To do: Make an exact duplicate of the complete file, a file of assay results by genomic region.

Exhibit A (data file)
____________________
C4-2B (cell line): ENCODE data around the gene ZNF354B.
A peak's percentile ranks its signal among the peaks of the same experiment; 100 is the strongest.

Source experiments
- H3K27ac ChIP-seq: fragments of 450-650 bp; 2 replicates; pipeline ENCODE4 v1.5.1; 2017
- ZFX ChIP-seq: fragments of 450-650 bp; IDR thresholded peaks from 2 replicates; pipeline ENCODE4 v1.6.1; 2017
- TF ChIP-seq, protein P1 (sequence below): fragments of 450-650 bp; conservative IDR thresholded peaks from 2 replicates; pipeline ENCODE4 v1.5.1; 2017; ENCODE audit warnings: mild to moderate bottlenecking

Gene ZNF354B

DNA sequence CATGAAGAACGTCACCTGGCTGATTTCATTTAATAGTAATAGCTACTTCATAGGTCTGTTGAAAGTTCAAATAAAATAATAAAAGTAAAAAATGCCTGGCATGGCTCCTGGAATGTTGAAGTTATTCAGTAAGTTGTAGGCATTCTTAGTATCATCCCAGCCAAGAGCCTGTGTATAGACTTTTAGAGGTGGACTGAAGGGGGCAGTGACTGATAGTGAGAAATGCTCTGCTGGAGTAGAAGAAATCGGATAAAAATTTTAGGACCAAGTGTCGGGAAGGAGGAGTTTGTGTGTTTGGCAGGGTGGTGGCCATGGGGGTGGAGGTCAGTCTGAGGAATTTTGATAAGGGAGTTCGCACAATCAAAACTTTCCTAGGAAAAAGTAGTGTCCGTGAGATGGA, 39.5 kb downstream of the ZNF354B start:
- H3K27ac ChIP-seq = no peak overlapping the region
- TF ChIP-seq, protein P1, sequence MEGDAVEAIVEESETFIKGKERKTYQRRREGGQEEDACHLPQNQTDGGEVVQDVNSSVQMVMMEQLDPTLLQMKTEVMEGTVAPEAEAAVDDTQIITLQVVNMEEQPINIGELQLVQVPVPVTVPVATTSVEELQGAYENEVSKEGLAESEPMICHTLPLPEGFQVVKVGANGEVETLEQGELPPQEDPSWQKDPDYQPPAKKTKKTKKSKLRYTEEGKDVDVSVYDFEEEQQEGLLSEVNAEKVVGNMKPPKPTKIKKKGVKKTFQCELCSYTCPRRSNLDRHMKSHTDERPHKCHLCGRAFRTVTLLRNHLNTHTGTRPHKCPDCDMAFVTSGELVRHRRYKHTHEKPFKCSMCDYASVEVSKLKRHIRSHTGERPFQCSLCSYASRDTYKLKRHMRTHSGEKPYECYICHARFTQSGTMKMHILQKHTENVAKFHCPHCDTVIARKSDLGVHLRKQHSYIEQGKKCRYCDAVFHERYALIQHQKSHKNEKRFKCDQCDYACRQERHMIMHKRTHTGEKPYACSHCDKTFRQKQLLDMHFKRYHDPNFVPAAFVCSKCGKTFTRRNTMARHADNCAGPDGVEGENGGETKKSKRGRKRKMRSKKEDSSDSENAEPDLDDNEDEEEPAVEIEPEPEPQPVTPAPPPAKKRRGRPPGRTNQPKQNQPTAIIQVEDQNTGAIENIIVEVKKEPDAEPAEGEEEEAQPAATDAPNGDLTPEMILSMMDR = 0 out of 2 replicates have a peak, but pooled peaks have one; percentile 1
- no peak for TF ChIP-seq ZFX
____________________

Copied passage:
C4-2B (cell line): ENCODE data around the gene ZNF354B.
A peak's percentile ranks its signal among the peaks of the same experiment; 100 is the strongest.

Source experiments
- H3K27ac ChIP-seq: fragments of 450-650 bp; 2 replicates; pipeline ENCODE4 v1.5.1; 2017
- ZFX ChIP-seq: fragments of 450-650 bp; IDR thresholded peaks from 2 replicates; pipeline ENCODE4 v1.6.1; 2017
- TF ChIP-seq, protein P1 (sequence below): fragments of 450-650 bp; conservative IDR thresholded peaks from 2 replicates; pipeline ENCODE4 v1.5.1; 2017; ENCODE audit warnings: mild to moderate bottlenecking

Gene ZNF354B

DNA sequence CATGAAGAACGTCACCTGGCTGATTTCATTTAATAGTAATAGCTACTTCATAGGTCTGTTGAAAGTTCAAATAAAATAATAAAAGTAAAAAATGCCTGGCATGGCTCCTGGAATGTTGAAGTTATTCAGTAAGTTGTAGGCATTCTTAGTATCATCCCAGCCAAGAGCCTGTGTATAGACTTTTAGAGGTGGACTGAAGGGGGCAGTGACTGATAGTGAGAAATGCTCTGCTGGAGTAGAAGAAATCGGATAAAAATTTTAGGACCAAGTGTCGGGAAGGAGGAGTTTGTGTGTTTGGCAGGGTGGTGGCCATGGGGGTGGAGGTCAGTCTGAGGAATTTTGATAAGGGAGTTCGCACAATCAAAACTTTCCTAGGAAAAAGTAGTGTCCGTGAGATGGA, 39.5 kb downstream of the ZNF354B start:
- H3K27ac ChIP-seq = no peak overlapping the region
- TF ChIP-seq, protein P1, sequence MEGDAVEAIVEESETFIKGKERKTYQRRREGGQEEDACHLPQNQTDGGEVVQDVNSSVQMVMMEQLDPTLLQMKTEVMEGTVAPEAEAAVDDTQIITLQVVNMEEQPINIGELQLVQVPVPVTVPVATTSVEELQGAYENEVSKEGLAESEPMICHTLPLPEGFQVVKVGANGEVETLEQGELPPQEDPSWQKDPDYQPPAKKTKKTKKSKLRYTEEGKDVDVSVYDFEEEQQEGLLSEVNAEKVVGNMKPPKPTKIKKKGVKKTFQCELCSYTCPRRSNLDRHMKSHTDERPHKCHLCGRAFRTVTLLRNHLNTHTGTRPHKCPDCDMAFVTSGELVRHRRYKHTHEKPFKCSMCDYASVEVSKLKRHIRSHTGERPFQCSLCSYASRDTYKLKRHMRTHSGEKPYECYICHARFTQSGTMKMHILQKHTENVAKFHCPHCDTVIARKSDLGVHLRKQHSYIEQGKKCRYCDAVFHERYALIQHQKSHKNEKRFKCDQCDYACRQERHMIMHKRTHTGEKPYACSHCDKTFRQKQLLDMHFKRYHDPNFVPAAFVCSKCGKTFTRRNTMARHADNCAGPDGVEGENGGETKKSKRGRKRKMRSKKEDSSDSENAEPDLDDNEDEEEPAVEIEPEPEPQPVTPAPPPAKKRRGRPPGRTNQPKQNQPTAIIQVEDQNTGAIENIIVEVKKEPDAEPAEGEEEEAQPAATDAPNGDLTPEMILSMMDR = 0 out of 2 replicates have a peak, but pooled peaks have one; percentile 1
- no peak for TF ChIP-seq ZFX